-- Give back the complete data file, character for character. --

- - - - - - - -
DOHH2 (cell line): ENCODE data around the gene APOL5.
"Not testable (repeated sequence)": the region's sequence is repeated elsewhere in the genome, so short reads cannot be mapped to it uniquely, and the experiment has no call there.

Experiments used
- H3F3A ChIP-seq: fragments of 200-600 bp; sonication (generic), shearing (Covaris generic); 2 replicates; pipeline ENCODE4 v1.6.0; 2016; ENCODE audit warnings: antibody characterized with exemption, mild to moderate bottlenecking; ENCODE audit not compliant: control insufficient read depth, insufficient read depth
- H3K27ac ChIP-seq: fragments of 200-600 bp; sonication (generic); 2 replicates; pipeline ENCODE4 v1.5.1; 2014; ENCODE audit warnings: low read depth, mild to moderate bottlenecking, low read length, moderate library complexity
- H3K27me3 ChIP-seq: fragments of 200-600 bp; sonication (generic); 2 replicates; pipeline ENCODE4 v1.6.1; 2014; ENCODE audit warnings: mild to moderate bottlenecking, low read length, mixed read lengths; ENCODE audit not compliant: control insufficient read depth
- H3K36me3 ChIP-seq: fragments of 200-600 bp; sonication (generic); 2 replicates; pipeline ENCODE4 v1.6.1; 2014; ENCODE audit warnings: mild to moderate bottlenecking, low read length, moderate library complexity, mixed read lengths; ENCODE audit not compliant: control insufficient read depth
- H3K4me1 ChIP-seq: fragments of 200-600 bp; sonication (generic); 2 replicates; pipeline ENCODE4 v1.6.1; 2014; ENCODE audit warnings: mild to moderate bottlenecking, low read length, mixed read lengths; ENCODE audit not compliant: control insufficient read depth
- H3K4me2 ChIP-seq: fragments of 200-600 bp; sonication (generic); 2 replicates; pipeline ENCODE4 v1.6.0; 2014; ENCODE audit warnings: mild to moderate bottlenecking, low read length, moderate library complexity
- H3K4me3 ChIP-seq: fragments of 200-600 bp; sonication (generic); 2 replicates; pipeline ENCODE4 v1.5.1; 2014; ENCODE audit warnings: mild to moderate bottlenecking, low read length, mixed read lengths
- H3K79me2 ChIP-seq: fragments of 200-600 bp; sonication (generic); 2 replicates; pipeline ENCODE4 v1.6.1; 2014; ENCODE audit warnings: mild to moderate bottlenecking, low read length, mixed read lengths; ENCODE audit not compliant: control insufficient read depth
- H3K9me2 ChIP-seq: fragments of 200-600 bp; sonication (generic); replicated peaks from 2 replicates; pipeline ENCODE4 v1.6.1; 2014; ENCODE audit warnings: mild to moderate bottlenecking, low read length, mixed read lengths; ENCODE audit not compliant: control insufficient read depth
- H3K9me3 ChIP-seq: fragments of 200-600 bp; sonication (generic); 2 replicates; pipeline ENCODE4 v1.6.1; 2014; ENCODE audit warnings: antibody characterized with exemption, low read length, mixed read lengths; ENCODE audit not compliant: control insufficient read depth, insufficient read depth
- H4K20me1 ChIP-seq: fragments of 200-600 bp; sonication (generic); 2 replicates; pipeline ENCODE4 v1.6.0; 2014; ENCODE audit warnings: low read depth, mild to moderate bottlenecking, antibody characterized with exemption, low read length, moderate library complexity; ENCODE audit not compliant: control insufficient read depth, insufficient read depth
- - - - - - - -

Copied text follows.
DOHH2 (cell line): ENCODE data around the gene APOL5.
"Not testable (repeated sequence)": the region's sequence is repeated elsewhere in the genome, so short reads cannot be mapped to it uniquely, and the experiment has no call there.

Experiments used
- H3F3A ChIP-seq: fragments of 200-600 bp; sonication (generic), shearing (Covaris generic); 2 replicates; pipeline ENCODE4 v1.6.0; 2016; ENCODE audit warnings: antibody characterized with exemption, mild to moderate bottlenecking; ENCODE audit not compliant: control insufficient read depth, insufficient read depth
- H3K27ac ChIP-seq: fragments of 200-600 bp; sonication (generic); 2 replicates; pipeline ENCODE4 v1.5.1; 2014; ENCODE audit warnings: low read depth, mild to moderate bottlenecking, low read length, moderate library complexity
- H3K27me3 ChIP-seq: fragments of 200-600 bp; sonication (generic); 2 replicates; pipeline ENCODE4 v1.6.1; 2014; ENCODE audit warnings: mild to moderate bottlenecking, low read length, mixed read lengths; ENCODE audit not compliant: control insufficient read depth
- H3K36me3 ChIP-seq: fragments of 200-600 bp; sonication (generic); 2 replicates; pipeline ENCODE4 v1.6.1; 2014; ENCODE audit warnings: mild to moderate bottlenecking, low read length, moderate library complexity, mixed read lengths; ENCODE audit not compliant: control insufficient read depth
- H3K4me1 ChIP-seq: fragments of 200-600 bp; sonication (generic); 2 replicates; pipeline ENCODE4 v1.6.1; 2014; ENCODE audit warnings: mild to moderate bottlenecking, low read length, mixed read lengths; ENCODE audit not compliant: control insufficient read depth
- H3K4me2 ChIP-seq: fragments of 200-600 bp; sonication (generic); 2 replicates; pipeline ENCODE4 v1.6.0; 2014; ENCODE audit warnings: mild to moderate bottlenecking, low read length, moderate library complexity
- H3K4me3 ChIP-seq: fragments of 200-600 bp; sonication (generic); 2 replicates; pipeline ENCODE4 v1.5.1; 2014; ENCODE audit warnings: mild to moderate bottlenecking, low read length, mixed read lengths
- H3K79me2 ChIP-seq: fragments of 200-600 bp; sonication (generic); 2 replicates; pipeline ENCODE4 v1.6.1; 2014; ENCODE audit warnings: mild to moderate bottlenecking, low read length, mixed read lengths; ENCODE audit not compliant: control insufficient read depth
- H3K9me2 ChIP-seq: fragments of 200-600 bp; sonication (generic); replicated peaks from 2 replicates; pipeline ENCODE4 v1.6.1; 2014; ENCODE audit warnings: mild to moderate bottlenecking, low read length, mixed read lengths; ENCODE audit not compliant: control insufficient read depth
- H3K9me3 ChIP-seq: fragments of 200-600 bp; sonication (generic); 2 replicates; pipeline ENCODE4 v1.6.1; 2014; ENCODE audit warnings: antibody characterized with exemption, low read length, mixed read lengths; ENCODE audit not compliant: control insufficient read depth, insufficient read depth
- H4K20me1 ChIP-seq: fragments of 200-600 bp; sonication (generic); 2 replicates; pipeline ENCODE4 v1.6.0; 2014; ENCODE audit warnings: low read depth, mild to moderate bottlenecking, antibody characterized with exemption, low read length, moderate library complexity; ENCODE audit not compliant: control insufficient read depth, insufficient read depth